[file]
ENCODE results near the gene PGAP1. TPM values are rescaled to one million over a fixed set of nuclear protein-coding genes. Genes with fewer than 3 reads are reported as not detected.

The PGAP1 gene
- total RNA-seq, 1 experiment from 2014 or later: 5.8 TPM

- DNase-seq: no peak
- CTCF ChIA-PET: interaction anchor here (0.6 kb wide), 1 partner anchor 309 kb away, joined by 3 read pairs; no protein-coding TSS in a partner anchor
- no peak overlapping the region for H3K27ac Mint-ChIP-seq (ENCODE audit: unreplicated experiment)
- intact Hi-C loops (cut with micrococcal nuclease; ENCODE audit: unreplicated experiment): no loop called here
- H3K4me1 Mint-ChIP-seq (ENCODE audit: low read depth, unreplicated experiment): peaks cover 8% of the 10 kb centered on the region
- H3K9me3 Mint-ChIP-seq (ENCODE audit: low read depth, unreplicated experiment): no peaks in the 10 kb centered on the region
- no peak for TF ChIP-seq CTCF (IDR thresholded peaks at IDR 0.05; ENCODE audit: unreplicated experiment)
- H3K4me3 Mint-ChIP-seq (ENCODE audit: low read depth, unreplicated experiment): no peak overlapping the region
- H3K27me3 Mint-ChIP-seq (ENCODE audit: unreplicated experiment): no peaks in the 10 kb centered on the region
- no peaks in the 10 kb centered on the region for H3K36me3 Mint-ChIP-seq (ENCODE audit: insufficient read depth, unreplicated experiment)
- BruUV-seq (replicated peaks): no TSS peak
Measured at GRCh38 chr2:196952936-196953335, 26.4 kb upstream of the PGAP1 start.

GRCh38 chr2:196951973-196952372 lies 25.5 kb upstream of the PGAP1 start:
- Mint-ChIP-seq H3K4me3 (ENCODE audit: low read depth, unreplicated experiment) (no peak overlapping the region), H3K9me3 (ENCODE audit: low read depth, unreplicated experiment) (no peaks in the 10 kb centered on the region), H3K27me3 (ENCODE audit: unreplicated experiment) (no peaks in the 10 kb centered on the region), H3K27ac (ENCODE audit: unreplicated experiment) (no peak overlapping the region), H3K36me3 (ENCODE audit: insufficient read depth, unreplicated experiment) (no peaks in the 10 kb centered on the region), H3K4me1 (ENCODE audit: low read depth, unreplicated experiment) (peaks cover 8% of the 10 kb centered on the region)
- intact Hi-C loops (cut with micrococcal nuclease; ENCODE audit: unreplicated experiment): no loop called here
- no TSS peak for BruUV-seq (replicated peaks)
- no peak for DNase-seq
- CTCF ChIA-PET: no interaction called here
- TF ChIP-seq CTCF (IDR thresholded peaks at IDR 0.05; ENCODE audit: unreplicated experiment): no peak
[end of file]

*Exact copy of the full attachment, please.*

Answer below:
ENCODE results near the gene PGAP1. TPM values are rescaled to one million over a fixed set of nuclear protein-coding genes. Genes with fewer than 3 reads are reported as not detected.

The PGAP1 gene
- total RNA-seq, 1 experiment from 2014 or later: 5.8 TPM

- DNase-seq: no peak
- CTCF ChIA-PET: interaction anchor here (0.6 kb wide), 1 partner anchor 309 kb away, joined by 3 read pairs; no protein-coding TSS in a partner anchor
- no peak overlapping the region for H3K27ac Mint-ChIP-seq (ENCODE audit: unreplicated experiment)
- intact Hi-C loops (cut with micrococcal nuclease; ENCODE audit: unreplicated experiment): no loop called here
- H3K4me1 Mint-ChIP-seq (ENCODE audit: low read depth, unreplicated experiment): peaks cover 8% of the 10 kb centered on the region
- H3K9me3 Mint-ChIP-seq (ENCODE audit: low read depth, unreplicated experiment): no peaks in the 10 kb centered on the region
- no peak for TF ChIP-seq CTCF (IDR thresholded peaks at IDR 0.05; ENCODE audit: unreplicated experiment)
- H3K4me3 Mint-ChIP-seq (ENCODE audit: low read depth, unreplicated experiment): no peak overlapping the region
- H3K27me3 Mint-ChIP-seq (ENCODE audit: unreplicated experiment): no peaks in the 10 kb centered on the region
- no peaks in the 10 kb centered on the region for H3K36me3 Mint-ChIP-seq (ENCODE audit: insufficient read depth, unreplicated experiment)
- BruUV-seq (replicated peaks): no TSS peak
Measured at GRCh38 chr2:196952936-196953335, 26.4 kb upstream of the PGAP1 start.

GRCh38 chr2:196951973-196952372 lies 25.5 kb upstream of the PGAP1 start:
- Mint-ChIP-seq H3K4me3 (ENCODE audit: low read depth, unreplicated experiment) (no peak overlapping the region), H3K9me3 (ENCODE audit: low read depth, unreplicated experiment) (no peaks in the 10 kb centered on the region), H3K27me3 (ENCODE audit: unreplicated experiment) (no peaks in the 10 kb centered on the region), H3K27ac (ENCODE audit: unreplicated experiment) (no peak overlapping the region), H3K36me3 (ENCODE audit: insufficient read depth, unreplicated experiment) (no peaks in the 10 kb centered on the region), H3K4me1 (ENCODE audit: low read depth, unreplicated experiment) (peaks cover 8% of the 10 kb centered on the region)
- intact Hi-C loops (cut with micrococcal nuclease; ENCODE audit: unreplicated experiment): no loop called here
- no TSS peak for BruUV-seq (replicated peaks)
- no peak for DNase-seq
- CTCF ChIA-PET: no interaction called here
- TF ChIP-seq CTCF (IDR thresholded peaks at IDR 0.05; ENCODE audit: unreplicated experiment): no peak